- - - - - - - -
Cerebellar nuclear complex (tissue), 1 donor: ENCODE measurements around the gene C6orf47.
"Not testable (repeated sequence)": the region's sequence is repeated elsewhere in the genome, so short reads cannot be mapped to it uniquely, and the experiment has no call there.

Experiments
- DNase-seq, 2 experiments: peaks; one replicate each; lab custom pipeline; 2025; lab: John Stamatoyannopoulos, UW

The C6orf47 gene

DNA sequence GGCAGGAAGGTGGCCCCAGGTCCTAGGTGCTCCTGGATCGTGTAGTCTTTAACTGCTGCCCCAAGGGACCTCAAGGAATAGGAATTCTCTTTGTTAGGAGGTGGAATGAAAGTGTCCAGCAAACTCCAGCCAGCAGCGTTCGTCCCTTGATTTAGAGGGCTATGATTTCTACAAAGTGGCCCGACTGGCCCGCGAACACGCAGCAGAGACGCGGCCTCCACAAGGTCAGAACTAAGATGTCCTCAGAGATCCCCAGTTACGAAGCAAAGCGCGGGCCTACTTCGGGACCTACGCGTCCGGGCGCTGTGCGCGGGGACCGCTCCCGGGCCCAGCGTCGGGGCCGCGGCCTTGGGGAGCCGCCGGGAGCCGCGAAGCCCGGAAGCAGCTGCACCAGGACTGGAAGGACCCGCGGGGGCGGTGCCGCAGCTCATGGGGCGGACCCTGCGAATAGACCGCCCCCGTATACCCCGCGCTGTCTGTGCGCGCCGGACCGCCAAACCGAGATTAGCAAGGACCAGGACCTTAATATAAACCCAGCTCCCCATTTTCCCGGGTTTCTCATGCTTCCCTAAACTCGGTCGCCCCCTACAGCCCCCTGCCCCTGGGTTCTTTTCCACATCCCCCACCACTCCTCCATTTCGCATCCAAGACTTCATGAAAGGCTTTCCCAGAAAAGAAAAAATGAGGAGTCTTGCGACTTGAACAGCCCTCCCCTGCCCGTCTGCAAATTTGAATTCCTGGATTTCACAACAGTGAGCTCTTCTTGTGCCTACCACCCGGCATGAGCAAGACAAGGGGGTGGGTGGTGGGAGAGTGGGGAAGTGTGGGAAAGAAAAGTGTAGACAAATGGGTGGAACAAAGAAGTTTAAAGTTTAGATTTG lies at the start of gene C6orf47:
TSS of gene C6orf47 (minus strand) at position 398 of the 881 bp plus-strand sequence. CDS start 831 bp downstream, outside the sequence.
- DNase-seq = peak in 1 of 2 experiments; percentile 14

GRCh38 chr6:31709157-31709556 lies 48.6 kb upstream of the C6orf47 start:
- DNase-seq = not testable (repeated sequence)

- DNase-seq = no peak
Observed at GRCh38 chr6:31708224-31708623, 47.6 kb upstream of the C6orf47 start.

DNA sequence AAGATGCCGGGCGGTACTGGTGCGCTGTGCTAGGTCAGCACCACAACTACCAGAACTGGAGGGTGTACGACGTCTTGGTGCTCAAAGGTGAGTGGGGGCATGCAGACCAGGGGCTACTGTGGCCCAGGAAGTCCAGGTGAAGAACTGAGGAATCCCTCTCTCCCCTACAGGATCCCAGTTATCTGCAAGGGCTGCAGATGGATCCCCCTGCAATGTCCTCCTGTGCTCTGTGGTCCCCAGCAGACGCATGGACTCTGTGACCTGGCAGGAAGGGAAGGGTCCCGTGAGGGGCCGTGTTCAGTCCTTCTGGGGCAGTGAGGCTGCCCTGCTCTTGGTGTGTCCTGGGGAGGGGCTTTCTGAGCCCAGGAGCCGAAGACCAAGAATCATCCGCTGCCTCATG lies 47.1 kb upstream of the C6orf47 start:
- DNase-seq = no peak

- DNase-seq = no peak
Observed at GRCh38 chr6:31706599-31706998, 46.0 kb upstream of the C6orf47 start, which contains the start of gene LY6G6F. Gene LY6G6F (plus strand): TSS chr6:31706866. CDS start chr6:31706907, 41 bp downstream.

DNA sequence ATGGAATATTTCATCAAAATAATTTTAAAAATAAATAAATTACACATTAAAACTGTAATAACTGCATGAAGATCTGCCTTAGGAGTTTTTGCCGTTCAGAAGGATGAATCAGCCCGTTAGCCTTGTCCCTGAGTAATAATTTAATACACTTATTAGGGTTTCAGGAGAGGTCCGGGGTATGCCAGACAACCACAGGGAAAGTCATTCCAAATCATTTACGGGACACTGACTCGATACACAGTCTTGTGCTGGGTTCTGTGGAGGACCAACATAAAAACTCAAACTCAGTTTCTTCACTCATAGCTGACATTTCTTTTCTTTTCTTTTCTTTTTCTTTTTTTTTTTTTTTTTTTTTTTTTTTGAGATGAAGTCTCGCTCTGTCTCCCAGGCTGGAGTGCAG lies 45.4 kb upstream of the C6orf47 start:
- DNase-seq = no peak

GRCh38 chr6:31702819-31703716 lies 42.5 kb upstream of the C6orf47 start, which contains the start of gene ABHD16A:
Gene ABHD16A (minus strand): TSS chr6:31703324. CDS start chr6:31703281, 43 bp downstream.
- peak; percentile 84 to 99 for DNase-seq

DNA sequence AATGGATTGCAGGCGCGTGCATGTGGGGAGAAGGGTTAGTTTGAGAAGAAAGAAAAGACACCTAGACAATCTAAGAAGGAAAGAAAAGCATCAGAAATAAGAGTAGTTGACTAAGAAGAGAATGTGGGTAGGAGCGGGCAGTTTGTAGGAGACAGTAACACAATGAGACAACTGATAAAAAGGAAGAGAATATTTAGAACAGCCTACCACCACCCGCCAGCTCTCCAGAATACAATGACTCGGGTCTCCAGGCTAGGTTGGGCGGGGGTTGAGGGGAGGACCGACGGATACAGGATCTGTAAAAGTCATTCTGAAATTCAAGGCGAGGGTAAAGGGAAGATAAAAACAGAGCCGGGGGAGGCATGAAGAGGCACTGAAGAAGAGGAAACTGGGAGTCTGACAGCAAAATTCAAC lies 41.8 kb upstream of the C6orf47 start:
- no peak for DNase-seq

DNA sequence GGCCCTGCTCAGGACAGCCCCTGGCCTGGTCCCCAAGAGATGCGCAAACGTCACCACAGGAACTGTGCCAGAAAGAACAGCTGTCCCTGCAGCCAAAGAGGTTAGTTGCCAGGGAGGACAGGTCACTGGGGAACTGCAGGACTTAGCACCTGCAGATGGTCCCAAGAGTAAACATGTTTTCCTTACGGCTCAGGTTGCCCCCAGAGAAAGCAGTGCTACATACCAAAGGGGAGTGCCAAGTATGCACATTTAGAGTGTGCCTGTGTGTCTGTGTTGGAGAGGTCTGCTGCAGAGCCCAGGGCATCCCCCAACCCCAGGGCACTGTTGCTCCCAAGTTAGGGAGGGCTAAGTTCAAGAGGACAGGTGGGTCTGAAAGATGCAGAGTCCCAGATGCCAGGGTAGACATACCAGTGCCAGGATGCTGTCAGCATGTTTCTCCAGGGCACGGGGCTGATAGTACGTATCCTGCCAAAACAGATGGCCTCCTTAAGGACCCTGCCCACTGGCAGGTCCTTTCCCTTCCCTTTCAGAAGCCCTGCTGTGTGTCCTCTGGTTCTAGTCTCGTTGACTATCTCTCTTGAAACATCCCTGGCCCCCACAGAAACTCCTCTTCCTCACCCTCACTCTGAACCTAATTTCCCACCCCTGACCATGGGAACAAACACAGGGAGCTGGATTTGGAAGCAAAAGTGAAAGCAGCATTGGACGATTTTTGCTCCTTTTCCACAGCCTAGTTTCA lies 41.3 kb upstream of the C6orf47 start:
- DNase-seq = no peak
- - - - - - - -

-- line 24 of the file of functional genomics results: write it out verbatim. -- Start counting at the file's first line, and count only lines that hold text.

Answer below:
DNA sequence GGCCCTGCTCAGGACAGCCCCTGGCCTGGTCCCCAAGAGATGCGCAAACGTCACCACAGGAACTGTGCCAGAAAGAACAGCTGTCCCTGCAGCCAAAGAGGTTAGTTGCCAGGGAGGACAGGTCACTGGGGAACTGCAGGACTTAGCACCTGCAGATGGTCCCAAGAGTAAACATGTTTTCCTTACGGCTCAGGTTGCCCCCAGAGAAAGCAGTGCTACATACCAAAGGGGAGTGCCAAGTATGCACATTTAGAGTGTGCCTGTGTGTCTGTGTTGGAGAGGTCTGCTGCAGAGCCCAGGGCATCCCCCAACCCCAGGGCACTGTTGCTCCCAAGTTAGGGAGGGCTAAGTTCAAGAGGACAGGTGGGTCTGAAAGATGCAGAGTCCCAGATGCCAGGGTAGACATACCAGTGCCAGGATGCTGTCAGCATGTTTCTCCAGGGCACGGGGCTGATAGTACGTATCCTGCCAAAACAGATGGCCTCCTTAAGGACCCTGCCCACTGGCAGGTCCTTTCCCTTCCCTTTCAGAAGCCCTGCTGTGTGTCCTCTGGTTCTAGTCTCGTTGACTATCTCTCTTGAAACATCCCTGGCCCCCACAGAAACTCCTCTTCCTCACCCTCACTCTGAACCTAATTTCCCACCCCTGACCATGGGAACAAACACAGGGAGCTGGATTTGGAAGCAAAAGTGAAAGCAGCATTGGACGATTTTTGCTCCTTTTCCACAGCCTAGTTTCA lies 41.3 kb upstream of the C6orf47 start: